Keeping space for creativity and inventiveness in PE
If developing creativity and inventiveness is a fundamental purpose of schooling, those dispositions need to be inspired throughout the day. In Story Workshop, children might be invited to use clay or collage materials to find their stories; in PE, we use movement and game systems. Children might have a basic game with one or two prescribed roles and a few basic rules – and they’ll seek opportunities to add characters and adjust the rules accordingly.
Recently, in the Dogwood classroom of first- and second-graders, we played a tag game with bees chasing butterflies. When a bee tags a butterfly, the butterfly must be rescued by two other butterflies and taken to a “butterfly hospital” (hula hoop) to recover. Immediately, children wanted to add a new character. One child suggested that this character might be a ladybug who helps the butterflies by tagging the bees. A bee who had not been tagged could rescue the tagged bee. We played and realized that when both bees were tagged by the ladybug, the game had to end. So the children set out to create new characters.
Bishop: There should be a person who can tag the ladybug.
September: And a wasp who can’t get tagged by the ladybug so it can rescue the bees.
Red: And the wasp can tag the butterflies too, only the wasp uses a dodgeball.
I asked, Can the person tag the bees and butterflies?
Jeff: Just the butterflies and the ladybug. The person can get tagged by the bees and wasp.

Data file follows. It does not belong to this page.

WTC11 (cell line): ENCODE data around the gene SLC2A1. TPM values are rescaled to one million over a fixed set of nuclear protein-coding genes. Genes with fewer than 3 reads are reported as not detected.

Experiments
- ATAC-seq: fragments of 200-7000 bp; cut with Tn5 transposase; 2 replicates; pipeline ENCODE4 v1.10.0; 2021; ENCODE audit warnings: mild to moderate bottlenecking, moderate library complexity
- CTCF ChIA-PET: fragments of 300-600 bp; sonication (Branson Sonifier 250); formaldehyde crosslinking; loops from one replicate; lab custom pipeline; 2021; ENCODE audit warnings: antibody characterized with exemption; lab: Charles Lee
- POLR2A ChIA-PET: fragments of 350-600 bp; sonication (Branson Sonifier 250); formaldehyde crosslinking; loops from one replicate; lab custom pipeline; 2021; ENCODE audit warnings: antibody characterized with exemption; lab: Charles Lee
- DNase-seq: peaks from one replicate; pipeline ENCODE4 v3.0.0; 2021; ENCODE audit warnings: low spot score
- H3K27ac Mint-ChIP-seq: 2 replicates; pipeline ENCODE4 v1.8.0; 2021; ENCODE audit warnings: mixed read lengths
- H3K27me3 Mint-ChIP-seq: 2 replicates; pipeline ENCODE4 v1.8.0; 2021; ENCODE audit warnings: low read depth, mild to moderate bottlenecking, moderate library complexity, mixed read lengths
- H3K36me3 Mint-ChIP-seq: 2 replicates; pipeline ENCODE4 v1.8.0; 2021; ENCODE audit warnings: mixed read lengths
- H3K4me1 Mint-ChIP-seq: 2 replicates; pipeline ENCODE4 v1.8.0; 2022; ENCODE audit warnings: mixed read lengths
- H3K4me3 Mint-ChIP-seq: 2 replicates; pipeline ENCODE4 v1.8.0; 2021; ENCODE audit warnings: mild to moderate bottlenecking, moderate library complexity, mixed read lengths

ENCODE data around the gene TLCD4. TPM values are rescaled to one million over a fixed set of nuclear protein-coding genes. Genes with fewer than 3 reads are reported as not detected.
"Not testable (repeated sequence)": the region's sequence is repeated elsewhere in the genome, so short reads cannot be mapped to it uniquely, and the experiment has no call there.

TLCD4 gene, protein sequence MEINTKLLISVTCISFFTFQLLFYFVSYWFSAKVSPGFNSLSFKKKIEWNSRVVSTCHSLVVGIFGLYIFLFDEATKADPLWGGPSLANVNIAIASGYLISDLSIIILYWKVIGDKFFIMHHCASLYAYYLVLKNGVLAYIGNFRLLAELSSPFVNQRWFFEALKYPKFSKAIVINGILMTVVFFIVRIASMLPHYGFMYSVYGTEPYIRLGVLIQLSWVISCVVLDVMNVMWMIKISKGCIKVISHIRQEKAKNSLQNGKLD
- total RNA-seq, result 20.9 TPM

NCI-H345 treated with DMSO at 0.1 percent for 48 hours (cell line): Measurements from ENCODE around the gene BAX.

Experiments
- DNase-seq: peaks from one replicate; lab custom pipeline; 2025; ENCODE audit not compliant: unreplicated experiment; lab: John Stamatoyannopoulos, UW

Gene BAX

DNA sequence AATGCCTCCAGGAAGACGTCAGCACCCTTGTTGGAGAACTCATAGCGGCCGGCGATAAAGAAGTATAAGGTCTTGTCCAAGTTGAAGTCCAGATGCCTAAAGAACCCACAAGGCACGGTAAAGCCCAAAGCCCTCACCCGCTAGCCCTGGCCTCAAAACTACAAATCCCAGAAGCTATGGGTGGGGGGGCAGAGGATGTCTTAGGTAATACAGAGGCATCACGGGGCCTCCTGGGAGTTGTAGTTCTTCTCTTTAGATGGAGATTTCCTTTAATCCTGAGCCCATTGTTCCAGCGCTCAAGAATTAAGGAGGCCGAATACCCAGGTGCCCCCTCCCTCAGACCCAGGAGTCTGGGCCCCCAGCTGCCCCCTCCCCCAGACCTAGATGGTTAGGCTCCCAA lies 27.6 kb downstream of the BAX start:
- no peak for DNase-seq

I asked, What happens when the ladybug gets tagged? We have a system for rescuing butterflies, but not the ladybug.
George: The ladybug has to be rescued by four butterflies and taken to the hospital.
At this point, we had a pretty complex game, so I sketched a diagram of who could tag whom on the whiteboard.
When we went out to play and choose roles, we had to pause occasionally to clarify the jobs each character had but, in general, the children were able to hold all of this information in their heads and busily went about tagging and rescuing each other. They were engaged completely, body and mind, in our complicated game.
Now, with nearly every game we play, children offer suggestions for new characters. We recently added a submarine to the Grump Island game that we have been playing for years.
Moving forward, I wonder what else children might begin to bring to games. How can I support them to use our outdoor games to develop the kind of thinking they are doing inside the classroom?